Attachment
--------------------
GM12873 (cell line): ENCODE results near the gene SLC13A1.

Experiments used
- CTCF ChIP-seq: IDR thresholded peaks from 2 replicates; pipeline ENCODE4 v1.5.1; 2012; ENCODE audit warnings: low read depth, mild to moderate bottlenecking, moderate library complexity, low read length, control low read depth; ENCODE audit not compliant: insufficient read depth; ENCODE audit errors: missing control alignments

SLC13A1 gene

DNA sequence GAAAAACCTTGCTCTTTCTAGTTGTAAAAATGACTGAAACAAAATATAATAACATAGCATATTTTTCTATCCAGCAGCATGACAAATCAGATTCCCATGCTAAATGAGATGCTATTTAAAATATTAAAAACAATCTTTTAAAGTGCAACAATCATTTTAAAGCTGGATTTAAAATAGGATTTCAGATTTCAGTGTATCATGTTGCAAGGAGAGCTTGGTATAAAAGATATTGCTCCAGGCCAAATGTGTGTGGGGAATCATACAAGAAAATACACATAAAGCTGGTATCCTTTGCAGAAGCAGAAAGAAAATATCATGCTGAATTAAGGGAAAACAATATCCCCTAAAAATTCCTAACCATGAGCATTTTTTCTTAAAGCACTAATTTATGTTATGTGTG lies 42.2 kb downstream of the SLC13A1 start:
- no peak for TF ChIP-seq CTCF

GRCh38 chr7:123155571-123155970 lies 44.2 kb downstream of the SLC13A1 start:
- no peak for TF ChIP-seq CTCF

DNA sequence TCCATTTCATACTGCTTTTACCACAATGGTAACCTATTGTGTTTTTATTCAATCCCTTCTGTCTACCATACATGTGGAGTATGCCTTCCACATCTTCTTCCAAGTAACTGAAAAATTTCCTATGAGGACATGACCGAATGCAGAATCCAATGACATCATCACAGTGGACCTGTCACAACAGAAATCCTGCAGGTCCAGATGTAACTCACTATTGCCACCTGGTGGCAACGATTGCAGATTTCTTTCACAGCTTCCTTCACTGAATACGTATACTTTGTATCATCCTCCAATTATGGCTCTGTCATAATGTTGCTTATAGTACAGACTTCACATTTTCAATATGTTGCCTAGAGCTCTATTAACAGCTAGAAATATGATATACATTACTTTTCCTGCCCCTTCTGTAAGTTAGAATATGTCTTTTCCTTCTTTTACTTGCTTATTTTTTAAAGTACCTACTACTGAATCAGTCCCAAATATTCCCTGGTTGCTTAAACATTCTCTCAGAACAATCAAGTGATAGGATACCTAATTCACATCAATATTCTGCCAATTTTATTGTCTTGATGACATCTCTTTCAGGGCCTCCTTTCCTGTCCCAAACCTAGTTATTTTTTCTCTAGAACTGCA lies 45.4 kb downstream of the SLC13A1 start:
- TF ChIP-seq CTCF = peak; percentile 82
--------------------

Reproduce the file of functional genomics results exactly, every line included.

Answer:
GM12873 (cell line): ENCODE results near the gene SLC13A1.

Experiments used
- CTCF ChIP-seq: IDR thresholded peaks from 2 replicates; pipeline ENCODE4 v1.5.1; 2012; ENCODE audit warnings: low read depth, mild to moderate bottlenecking, moderate library complexity, low read length, control low read depth; ENCODE audit not compliant: insufficient read depth; ENCODE audit errors: missing control alignments

SLC13A1 gene

DNA sequence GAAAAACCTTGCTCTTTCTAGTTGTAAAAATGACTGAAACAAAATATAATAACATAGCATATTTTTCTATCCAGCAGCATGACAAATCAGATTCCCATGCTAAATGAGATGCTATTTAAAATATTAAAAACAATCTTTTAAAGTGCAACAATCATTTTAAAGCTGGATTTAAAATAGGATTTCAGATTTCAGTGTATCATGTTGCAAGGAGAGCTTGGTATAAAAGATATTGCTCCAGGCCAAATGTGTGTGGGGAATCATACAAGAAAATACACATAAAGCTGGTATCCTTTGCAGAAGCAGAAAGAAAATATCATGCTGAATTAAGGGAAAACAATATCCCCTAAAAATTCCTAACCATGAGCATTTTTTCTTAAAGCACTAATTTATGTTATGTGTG lies 42.2 kb downstream of the SLC13A1 start:
- no peak for TF ChIP-seq CTCF

GRCh38 chr7:123155571-123155970 lies 44.2 kb downstream of the SLC13A1 start:
- no peak for TF ChIP-seq CTCF

DNA sequence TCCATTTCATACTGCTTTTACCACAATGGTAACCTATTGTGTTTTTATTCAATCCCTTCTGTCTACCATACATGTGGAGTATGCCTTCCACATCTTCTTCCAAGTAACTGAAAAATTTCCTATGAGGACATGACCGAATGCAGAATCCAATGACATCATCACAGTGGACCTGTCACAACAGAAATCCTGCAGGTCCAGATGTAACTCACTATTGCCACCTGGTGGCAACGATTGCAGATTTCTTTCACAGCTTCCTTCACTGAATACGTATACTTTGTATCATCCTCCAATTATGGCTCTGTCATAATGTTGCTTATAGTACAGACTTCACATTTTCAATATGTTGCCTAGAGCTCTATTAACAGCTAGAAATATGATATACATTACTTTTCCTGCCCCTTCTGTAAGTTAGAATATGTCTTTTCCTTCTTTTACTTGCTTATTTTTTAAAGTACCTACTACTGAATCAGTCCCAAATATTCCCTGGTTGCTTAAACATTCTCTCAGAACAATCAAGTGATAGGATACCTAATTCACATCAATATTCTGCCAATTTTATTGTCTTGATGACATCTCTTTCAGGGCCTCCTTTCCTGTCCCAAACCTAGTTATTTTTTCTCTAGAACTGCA lies 45.4 kb downstream of the SLC13A1 start:
- TF ChIP-seq CTCF = peak; percentile 82